Jaffna children suffer trauma

Place: Jaffna | Courtesy: BBC
| Date: 20000915

The most worrying aspect of the fighting for local people in Sri Lanka's northern Jaffna peninsula is the traumatic effect it has on children.

The incessant shelling and bombing of Tamil Tiger positions by helicopters and aircraft can be heard even in the relative safety of Jaffna town - still held by the government.

They have nightmares and end up screaming in the night Psychiatrist Daya Somasundaran The rest of the peninsula is under siege, and child psychiatrist, Professor Daya Somasundaran, says the constant bombardments are having a devastating effect on the mental state of children.

"For the last few months, I think this has now become the norm almost. The level of sound and level of destructive power has really escalated to an unbearable level," Professor Somasundaran says.

"Many of these helicopters actually fire from areas where civilians are so that you are really under the helicopter when it fires," he adds.

He says the trauma experienced by children takes many different forms, but will leave deep scars.

Child Tiger Renuka is now in solitary confinement "They are unable to go to sleep or they have nightmares and end up screaming in the night.

"Some of them want to go and sleep with their parents, some of them start bedwetting again and there are disturbances in their eating habits," he says.

Wounded or killed

The effects of living in a war zone are not just psychological.

Every day, children are being injured or killed.

Nine-year-old Ravi's family was displaced by the most recent fighting in Jaffna.

When he and his brother strayed from the refugee camp where the family were sheltering, they came across a live hand-grenade.

I was captured after an army patrol threw a hand grenade at me as I tried to shoot them with my AK-47 Child Tamil Tiger Renuka Turai Ratna of the aid agency Care has been helping Ravi come to terms with what happened.

"Along with his brother he went to fetch firewood and they found something like a ball, and his brother took the item in his hand and immediately it exploded.

"He was killed on the spot. And this small child was injured in the stomach," Turai Ratna said.

Child fighters

Children are being used by both sides in the bloody war for control of the Jaffna peninsula.

Thirteen-year-old Renuka is being held in solitary confinement at a government detention centre.

She did not take the deadly cyanide capsule all Tamil Tigers are ordered by their leadership to swallow if they are captured.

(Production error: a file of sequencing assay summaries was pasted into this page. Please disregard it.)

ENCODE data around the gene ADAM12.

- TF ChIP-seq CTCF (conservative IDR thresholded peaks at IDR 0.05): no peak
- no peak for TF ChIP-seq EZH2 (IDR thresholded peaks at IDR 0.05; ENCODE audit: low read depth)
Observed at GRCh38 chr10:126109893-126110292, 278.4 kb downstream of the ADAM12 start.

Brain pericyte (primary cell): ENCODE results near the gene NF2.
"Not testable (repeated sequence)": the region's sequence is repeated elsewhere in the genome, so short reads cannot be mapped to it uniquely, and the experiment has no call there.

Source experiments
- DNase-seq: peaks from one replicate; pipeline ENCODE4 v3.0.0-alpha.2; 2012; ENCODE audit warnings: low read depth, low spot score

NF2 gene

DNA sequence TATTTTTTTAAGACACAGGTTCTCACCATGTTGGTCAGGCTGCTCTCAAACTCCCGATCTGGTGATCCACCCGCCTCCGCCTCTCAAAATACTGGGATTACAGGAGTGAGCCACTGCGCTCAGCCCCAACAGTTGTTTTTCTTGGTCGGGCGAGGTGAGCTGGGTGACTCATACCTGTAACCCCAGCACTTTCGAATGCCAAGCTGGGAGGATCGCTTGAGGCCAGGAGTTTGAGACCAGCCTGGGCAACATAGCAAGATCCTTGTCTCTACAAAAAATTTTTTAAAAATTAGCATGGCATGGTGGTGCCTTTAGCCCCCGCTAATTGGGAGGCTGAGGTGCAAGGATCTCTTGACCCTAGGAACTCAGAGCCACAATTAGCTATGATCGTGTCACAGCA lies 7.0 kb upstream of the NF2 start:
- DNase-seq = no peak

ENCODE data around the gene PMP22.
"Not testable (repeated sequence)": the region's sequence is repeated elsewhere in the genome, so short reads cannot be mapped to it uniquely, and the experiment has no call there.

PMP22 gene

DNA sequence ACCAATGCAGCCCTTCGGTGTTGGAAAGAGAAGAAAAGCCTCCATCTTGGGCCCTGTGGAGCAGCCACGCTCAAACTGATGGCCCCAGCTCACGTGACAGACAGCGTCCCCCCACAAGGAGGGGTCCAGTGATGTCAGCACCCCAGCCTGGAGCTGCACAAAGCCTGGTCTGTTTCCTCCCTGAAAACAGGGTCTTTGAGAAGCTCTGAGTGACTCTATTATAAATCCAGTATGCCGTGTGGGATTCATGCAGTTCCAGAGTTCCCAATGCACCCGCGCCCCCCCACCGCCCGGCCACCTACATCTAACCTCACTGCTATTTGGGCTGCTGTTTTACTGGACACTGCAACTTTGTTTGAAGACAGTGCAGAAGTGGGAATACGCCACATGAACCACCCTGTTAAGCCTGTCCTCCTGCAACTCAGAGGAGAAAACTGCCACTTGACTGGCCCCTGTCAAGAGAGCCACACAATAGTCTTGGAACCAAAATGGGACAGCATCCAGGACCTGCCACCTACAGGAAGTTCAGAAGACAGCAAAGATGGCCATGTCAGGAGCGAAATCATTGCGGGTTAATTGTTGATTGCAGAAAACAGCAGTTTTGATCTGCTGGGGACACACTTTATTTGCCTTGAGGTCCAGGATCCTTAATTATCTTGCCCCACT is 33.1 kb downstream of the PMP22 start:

N Sivanadan: Giving children "a new lease of life" Now she's being paraded before journalists by officials, who are using her as anti-Tamil Tiger propaganda.

"I and lots of other girls around my age all joined the Tamil Tigers together. We were told that the only way we could obtain true freedom was by joining the struggle for an independent state for Sri Lankan Tamils called Eelam.

"I was captured after an army patrol threw a hand-grenade at me as I tried to shoot them with my AK-47," she said.


Aid agencies are desperately struggling to make life more bearable for children affected by the war.

One project that has had an enormous impact is the Jaipur Foot Project on the outskirts of Jaffna town.

It's very distressing for small children to be attended to after losing their limbs N Sivanadan Here artificial limbs are mass produced. Some 60% of patients visiting the centre are children who have lost limbs to landmines, shells and in bomb attacks.

"It's very distressing for small children to be attended to after losing their limbs, but once they come here we fit them with artificial limbs," says N Sivanadan, the secretary of the project.

"And once they leave the institution we are very happy that we have given them a new lease of life with artificial limbs," he says.

Another recent aid agency initiative is aimed at providing children like these with some kind of basic education by distributing learning packs.

Many live in camps without schools, where sanitation is poor and food limited.

It is hoped that small contributions like this will have some impact on the bleak future these children face.